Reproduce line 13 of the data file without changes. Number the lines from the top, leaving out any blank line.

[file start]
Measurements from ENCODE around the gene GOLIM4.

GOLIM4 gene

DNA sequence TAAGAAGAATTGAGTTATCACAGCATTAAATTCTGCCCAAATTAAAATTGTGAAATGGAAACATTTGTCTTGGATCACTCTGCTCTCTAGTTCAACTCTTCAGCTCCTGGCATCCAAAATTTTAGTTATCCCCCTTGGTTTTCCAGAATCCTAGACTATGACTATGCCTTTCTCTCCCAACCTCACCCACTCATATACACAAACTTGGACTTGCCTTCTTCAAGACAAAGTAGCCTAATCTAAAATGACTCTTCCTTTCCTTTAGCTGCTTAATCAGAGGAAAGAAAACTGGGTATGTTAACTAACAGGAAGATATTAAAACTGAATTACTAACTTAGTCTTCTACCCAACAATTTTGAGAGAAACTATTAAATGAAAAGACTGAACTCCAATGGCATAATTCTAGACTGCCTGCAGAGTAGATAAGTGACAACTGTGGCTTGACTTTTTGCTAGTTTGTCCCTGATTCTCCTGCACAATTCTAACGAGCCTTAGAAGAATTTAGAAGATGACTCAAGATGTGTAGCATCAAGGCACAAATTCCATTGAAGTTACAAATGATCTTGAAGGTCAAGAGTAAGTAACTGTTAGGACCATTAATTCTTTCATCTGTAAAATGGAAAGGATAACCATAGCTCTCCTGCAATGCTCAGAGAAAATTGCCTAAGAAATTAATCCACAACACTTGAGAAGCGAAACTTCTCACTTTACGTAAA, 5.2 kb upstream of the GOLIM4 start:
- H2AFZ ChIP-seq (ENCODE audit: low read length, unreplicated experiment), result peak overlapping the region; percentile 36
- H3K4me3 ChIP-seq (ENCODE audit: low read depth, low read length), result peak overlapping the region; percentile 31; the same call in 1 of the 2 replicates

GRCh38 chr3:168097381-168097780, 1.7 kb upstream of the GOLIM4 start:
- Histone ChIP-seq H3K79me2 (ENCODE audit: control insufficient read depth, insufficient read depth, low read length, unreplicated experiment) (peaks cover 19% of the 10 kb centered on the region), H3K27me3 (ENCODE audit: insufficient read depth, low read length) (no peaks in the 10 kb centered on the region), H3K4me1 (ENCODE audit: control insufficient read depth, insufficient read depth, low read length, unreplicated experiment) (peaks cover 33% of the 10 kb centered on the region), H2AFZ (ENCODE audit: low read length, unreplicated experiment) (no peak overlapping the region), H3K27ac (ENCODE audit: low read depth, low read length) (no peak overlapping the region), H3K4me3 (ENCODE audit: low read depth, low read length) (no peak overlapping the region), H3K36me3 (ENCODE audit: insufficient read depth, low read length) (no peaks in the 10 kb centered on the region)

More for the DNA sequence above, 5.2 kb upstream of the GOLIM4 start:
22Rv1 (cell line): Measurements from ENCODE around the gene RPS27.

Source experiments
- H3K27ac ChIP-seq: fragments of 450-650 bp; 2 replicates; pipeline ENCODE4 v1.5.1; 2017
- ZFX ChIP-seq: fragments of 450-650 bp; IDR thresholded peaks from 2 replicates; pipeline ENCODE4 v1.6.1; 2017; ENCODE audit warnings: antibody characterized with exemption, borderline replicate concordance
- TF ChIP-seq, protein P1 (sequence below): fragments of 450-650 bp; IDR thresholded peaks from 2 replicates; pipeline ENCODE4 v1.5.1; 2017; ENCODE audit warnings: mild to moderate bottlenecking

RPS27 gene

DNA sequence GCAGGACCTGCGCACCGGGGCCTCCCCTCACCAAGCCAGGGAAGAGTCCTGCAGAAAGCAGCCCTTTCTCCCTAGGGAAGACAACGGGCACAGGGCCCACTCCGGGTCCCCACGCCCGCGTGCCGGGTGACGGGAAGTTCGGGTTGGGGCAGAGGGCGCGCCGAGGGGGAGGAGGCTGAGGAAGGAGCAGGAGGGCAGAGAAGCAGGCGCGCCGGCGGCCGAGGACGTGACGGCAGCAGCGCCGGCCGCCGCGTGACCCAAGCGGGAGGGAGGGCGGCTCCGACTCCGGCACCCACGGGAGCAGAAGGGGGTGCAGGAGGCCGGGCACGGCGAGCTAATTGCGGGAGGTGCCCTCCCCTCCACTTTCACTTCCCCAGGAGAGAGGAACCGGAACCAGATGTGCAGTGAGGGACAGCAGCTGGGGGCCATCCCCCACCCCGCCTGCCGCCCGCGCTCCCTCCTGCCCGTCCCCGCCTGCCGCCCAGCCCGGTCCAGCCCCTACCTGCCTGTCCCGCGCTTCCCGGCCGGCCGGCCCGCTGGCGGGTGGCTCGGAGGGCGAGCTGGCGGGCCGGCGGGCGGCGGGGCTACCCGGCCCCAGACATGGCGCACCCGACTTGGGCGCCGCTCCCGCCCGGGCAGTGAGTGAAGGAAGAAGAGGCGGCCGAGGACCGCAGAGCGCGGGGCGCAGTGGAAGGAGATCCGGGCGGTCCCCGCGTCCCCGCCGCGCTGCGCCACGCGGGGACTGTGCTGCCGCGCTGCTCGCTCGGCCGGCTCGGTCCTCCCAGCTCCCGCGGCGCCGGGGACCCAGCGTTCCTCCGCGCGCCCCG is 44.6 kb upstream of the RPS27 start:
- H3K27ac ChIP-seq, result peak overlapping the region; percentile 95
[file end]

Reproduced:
- TF ChIP-seq, protein P1 (sequence below): fragments of 450-650 bp; IDR thresholded peaks from 2 replicates; pipeline ENCODE4 v1.5.1; 2017; ENCODE audit warnings: mild to moderate bottlenecking